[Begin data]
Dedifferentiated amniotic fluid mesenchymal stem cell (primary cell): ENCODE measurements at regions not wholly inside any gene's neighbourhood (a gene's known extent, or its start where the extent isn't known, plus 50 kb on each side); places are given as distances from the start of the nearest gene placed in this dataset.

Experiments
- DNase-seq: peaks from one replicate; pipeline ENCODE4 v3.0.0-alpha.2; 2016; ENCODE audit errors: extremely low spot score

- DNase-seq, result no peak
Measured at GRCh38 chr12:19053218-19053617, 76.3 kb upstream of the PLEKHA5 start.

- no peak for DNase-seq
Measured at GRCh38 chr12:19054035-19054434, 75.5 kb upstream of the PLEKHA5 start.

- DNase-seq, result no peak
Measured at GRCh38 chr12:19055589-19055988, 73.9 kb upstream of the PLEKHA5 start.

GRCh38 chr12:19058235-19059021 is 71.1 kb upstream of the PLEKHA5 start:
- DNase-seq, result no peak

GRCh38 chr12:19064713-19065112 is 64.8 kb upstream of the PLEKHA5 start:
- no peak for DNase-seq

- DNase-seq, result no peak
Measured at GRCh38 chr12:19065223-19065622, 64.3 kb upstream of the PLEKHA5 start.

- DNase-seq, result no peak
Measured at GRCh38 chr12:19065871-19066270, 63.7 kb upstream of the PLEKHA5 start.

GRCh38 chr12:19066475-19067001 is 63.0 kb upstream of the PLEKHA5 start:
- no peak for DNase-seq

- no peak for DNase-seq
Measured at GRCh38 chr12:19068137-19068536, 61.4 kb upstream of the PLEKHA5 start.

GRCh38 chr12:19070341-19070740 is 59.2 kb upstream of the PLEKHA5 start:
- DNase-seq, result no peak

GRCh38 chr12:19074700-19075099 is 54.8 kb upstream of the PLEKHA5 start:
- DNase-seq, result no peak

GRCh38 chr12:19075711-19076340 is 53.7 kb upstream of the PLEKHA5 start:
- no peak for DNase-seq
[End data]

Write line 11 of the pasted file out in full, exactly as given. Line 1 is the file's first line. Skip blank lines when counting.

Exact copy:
- DNase-seq, result no peak